, which converts old media such as film and VHS tapes into digital formats on its premises.
The North Huntingdon native has been inspired to start in business, he says, by his entrepreneurial father. While still in his Pitt dorm, Kunes says, he and a friend started a nonprofit, Call to Serve
, taking mostly college students on three-week service trips in RVs to places like post-Katrina New Orleans.
"I've been involved in volunteer trips and giving back as a child,” Kunes recalls. His experience with the Semester at Sea while at Pitt also was an inspiration, he says.
Today, Rewind is about to launch a new website to make it easier for customers to order, and Kunes says he is looking for new Rewind storefronts. Call to Serve has been inactive for a year but is seeking new donors and looking to partner with universities to offer school credits for students, hoping to be back up again in 2014 for more summer trips. “It’s a lot of work and a lot of money to pull it off properly, with the right RVs and well-run staff,” he notes.
Because that’s where the money is
“I definitely see expansion with all these companies,” Kunes concludes. “It’s a juggling act ... but I’ve definitely learned a lot about myself from doing all this.”
One of That’s Crisp’s early assignments has been to shoot video for Emerge Real Estate, the development company of architect Ben Maguire
Maguire, 32, of Regent Square in Edgewood, graduated from Carnegie Mellon University in 2005 with an architecture degree and has worked for firms in Santa Barbara and Pittsburgh.
“There are not many people who are architects who are also developers,” he says. “If you go to arhcitecture school, they hardly talk about the money aspect.” But developing is where the money is, he’s discovered – and a lot more risk.
“With architecture or any service-oriented field, you basically wait for clients to come to you, which is tough mentally to run a business that way. I minored in entrepreneurship at CMU. What intrigued me was that I could go out and take the risk myself and create work where there was no work.”
Emerge Real Estate has already bought four properties in Lawrenceville, completing two new houses on Ligonier Street near Doughboy Square and finishing two more on Hatfield near 47th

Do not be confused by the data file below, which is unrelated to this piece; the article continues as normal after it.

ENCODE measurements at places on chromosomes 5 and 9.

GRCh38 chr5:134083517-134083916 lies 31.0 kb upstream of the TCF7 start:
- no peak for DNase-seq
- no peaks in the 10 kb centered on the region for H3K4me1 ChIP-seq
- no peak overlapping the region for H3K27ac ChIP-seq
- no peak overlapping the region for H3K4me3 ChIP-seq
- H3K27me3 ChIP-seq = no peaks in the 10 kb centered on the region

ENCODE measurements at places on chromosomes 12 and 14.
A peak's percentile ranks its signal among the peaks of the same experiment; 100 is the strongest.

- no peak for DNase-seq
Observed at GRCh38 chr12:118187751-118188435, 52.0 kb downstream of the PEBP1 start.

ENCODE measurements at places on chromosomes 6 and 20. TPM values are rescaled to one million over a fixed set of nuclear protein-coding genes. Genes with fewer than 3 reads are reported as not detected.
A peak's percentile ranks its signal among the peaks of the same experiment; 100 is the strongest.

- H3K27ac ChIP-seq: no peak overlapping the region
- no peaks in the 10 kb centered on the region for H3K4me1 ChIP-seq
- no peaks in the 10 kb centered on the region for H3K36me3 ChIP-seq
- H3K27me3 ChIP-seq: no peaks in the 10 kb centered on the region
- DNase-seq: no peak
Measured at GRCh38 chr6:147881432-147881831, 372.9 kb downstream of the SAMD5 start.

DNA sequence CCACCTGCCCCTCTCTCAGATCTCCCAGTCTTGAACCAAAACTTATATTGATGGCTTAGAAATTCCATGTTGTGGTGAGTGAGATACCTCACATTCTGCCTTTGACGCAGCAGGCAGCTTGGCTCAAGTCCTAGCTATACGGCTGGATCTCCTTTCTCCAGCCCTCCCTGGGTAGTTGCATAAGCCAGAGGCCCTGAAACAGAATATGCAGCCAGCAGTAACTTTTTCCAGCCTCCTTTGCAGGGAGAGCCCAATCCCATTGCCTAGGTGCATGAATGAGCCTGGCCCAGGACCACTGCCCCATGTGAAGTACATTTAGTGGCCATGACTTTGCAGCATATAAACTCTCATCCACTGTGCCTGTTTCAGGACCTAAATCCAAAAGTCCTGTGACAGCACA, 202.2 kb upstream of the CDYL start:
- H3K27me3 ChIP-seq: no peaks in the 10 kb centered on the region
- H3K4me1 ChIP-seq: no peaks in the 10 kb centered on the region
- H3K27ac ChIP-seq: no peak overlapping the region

Street. Emerge purchased the land, deals with contractors and hired the architect – one Ben Maguire.
“The freedom of it is one of the main things I like,” he says. “Not sleeping because you can’t stop thinking about it – that’s the negative,” he says, laughing.
Maguire still does purely architectural work, such as a courtyard in Shadyside (“You never see courtyards in Pittsburgh, but this is like an Italian villa”) and a 4,000-square-foot single-family residence under construction in Fox Chapel (“It has a chalet-type look – Craftsman-style wood, cedar and stone”), as well as everything from ADA-compliant bathrooms to commercial interior retrofitting.
“I like the client interactions, as opposed to working for someone else. If you’re working for a big firm, you may never meet the client.”
For the houses he both designed and built, “I have a bent toward a modern, clean esthetic,” he says, using lots of glass, exterior materials such as cedar siding and stainles steel, and roof decks.
“I’m real hot on Pittsburgh,” he says. “We have four projects right now and are just lining up working in Bloomfield, Lawrenceville, East Liberty. The whole east side of Pittsburgh is our focus. We’re just acquiring as much property as we can at the moment.
“Our business model is a small, humble company,” he concludes. “I’m not a big developer, but that doesn’t mean that we can’t do small, thoughtful, interesting projects and make money at it.”
Photographs copyright Brian Cohen